July 2018

Visual Illusion of Altered Knee Size Reduces Pain in OA Sufferers

(A) The red arrow indicates the direction of tactile input provided. In the Congruent Visuotactile illusion, the tactile input directionally matched the visual manipulation (i.e., knee visually shrunk to look smaller, tactile push toward the knee to match visual input); in the Incongruent Visuotactile illusion, the tactile input did not directionally match the visual manipulation (e.g., knee visually shrunk to look smaller, tactile pull away from the knee, unmatched to visual input). Photograph credit: Anne Graham. (B) The gray shaded areas represent the control conditions for which the most analgesic congruent visuotactile illusion was compared to for analysis purposes. Figure available via Creative Commons License at https://peerj.com/articles/5206/

In a study published July 17 in the journal Peer J, researchers at the University of South Australia (UniSA) Body in Mind Research Group have found that people suffering from knee osteoarthritis (OA) reported up to a 40% reduction in pain when presented with an illusion of the knee and lower leg elongated. Further, the pain reduction was optimal when the illusion was repeated numerous times — that is, its analgesic effect was cumulative.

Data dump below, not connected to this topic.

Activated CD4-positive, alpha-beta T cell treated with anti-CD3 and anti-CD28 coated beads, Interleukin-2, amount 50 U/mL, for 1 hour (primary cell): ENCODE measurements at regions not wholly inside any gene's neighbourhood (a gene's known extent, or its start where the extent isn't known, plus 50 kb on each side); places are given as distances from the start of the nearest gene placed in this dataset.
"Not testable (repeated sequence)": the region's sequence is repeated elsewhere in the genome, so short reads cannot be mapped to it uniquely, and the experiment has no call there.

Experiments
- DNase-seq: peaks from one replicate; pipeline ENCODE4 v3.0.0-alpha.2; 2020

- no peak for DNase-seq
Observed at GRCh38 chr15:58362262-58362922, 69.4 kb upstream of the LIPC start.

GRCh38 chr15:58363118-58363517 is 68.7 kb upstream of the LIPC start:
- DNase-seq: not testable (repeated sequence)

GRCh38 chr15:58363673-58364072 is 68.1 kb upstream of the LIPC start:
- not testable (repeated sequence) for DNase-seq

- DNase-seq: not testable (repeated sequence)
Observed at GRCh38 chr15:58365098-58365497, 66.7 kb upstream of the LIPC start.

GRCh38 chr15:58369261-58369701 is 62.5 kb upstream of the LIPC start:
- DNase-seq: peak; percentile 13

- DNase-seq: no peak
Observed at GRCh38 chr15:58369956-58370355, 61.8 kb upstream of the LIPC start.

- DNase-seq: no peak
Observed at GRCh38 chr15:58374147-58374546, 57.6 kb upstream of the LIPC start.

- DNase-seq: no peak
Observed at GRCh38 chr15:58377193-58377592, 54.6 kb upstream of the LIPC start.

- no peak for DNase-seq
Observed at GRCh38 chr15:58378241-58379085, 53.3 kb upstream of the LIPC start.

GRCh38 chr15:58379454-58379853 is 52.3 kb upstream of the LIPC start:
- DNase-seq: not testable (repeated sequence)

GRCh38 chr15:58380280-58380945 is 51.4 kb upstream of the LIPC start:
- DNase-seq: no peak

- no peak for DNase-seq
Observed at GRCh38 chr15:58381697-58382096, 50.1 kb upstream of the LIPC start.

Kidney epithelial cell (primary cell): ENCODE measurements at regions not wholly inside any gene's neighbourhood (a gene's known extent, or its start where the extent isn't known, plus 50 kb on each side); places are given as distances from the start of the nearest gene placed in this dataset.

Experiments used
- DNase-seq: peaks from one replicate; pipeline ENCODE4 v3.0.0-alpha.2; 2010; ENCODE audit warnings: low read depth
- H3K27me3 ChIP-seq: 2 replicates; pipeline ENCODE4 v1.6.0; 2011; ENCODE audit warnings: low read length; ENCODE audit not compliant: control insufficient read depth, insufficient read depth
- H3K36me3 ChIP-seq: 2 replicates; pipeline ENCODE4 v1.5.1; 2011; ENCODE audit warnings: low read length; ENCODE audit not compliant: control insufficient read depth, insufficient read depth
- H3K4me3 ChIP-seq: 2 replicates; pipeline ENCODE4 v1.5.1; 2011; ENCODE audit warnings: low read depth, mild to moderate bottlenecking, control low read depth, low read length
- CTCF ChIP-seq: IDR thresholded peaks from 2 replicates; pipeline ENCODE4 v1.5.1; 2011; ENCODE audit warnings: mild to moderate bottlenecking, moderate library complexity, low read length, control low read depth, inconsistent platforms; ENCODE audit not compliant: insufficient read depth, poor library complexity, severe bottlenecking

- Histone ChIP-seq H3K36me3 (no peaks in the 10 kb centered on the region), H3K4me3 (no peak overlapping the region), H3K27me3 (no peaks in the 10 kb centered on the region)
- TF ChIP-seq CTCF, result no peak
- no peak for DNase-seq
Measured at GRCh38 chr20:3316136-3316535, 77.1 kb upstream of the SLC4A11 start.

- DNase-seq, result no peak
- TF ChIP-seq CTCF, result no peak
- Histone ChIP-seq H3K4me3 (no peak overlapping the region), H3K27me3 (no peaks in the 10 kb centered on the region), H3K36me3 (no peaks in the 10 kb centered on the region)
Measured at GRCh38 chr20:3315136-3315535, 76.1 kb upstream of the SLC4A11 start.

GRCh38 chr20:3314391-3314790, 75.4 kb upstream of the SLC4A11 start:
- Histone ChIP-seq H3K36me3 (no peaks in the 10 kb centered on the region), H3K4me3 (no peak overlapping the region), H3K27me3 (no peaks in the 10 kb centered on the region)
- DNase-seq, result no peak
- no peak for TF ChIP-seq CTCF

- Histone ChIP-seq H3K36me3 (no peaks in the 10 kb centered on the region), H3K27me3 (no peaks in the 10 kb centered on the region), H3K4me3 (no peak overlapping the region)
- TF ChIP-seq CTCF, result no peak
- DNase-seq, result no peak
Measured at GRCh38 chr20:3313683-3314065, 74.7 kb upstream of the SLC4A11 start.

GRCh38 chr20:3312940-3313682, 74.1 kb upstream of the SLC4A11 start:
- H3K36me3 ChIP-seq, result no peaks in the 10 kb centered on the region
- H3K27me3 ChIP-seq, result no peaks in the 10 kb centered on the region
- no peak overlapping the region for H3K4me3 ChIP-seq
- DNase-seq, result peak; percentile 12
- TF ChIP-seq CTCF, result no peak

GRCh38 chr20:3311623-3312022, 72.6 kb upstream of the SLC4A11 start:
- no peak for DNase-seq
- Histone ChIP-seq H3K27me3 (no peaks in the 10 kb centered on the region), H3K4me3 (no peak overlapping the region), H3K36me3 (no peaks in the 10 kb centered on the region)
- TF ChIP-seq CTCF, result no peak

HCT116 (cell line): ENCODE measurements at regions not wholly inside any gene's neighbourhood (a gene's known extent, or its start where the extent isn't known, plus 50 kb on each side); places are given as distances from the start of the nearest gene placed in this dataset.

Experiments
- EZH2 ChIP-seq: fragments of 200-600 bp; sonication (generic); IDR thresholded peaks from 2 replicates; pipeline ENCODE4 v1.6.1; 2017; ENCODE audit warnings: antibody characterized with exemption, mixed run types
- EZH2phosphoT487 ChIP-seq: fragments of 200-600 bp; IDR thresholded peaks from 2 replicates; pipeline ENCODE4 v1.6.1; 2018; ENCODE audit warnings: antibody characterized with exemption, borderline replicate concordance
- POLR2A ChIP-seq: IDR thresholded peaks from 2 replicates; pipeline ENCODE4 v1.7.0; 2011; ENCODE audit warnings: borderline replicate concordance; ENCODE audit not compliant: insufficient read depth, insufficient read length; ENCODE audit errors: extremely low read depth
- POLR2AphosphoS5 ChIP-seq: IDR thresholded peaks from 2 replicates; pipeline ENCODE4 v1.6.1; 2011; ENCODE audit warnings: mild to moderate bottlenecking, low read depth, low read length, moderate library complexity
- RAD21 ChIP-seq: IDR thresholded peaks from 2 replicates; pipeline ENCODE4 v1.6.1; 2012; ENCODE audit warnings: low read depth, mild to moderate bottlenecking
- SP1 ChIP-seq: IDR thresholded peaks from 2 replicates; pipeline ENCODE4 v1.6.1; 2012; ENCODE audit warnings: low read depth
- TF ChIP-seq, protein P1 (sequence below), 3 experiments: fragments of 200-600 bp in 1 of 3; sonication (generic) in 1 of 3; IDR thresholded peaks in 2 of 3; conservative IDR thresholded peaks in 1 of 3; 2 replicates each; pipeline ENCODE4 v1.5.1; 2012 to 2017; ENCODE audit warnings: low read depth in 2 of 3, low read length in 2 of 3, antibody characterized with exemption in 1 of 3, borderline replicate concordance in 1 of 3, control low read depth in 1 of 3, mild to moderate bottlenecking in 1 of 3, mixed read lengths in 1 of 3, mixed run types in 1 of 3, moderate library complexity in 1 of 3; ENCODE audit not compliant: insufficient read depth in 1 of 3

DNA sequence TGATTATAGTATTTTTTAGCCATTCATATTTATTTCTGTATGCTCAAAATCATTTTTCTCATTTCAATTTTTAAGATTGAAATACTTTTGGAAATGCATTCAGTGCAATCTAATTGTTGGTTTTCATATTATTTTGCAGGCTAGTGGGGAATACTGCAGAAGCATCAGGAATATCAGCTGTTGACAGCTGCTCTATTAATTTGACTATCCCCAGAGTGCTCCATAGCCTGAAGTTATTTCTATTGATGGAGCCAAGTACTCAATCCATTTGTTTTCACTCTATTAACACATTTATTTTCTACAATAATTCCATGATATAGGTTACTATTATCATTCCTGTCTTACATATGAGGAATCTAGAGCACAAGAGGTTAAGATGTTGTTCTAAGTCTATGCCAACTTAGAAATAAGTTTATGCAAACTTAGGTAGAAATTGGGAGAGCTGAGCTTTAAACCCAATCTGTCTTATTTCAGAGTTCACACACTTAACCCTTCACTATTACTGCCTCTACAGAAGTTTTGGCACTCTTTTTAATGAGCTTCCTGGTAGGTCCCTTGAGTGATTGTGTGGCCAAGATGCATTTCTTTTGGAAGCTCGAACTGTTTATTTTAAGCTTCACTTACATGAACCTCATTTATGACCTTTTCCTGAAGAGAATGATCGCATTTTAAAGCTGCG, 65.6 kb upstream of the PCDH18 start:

The research provides proof-of-concept support that visual illusions can play a powerful role in reducing pain, said Tasha Stanton, PhD, a UniSA researcher, National Health and Medical Research Council career development fellow, and study co-author.

“[B]y understanding the neurological processes at work, we may be able to ease pain more effectively for people with chronic conditions, reduce their reliance on medications, and find alternative physical therapies to help manage conditions like osteoarthritis,” Stanton said. “This research adds to a growing body of evidence that the pain experienced in osteoarthritis is not just about damage to the joint.

There are other factors at play and the more we understand about these natural mechanisms for reducing pain and how they are triggered, the more opportunity we have to develop a range of treatments to manage chronic conditions.”

Stanton TR, Gilpin HR, Edwards L, Moseley GL, Newport R. Illusory resizing of the painful knee is analgesic in symptomatic knee osteoarthritis. PeerJ, 2018; 6: e5206 DOI: 10.7717/peerj.5206.

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